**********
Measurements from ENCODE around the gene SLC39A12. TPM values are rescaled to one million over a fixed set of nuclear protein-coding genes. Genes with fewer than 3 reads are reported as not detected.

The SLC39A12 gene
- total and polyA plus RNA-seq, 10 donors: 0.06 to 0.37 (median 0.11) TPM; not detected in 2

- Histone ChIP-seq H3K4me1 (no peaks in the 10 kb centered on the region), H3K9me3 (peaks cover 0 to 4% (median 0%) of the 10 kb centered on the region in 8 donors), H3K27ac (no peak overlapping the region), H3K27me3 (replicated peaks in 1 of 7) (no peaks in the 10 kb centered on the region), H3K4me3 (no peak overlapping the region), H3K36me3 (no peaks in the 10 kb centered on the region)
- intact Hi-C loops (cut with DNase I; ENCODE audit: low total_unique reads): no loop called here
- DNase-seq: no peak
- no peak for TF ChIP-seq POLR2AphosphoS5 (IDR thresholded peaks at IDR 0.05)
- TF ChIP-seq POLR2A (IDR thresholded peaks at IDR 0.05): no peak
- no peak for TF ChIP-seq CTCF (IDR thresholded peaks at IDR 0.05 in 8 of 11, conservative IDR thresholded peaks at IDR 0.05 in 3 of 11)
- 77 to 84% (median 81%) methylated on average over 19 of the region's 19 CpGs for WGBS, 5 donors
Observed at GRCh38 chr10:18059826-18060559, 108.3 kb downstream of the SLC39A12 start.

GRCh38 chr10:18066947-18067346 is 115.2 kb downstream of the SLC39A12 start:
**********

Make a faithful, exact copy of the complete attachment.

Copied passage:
Measurements from ENCODE around the gene SLC39A12. TPM values are rescaled to one million over a fixed set of nuclear protein-coding genes. Genes with fewer than 3 reads are reported as not detected.

The SLC39A12 gene
- total and polyA plus RNA-seq, 10 donors: 0.06 to 0.37 (median 0.11) TPM; not detected in 2

- Histone ChIP-seq H3K4me1 (no peaks in the 10 kb centered on the region), H3K9me3 (peaks cover 0 to 4% (median 0%) of the 10 kb centered on the region in 8 donors), H3K27ac (no peak overlapping the region), H3K27me3 (replicated peaks in 1 of 7) (no peaks in the 10 kb centered on the region), H3K4me3 (no peak overlapping the region), H3K36me3 (no peaks in the 10 kb centered on the region)
- intact Hi-C loops (cut with DNase I; ENCODE audit: low total_unique reads): no loop called here
- DNase-seq: no peak
- no peak for TF ChIP-seq POLR2AphosphoS5 (IDR thresholded peaks at IDR 0.05)
- TF ChIP-seq POLR2A (IDR thresholded peaks at IDR 0.05): no peak
- no peak for TF ChIP-seq CTCF (IDR thresholded peaks at IDR 0.05 in 8 of 11, conservative IDR thresholded peaks at IDR 0.05 in 3 of 11)
- 77 to 84% (median 81%) methylated on average over 19 of the region's 19 CpGs for WGBS, 5 donors
Observed at GRCh38 chr10:18059826-18060559, 108.3 kb downstream of the SLC39A12 start.

GRCh38 chr10:18066947-18067346 is 115.2 kb downstream of the SLC39A12 start: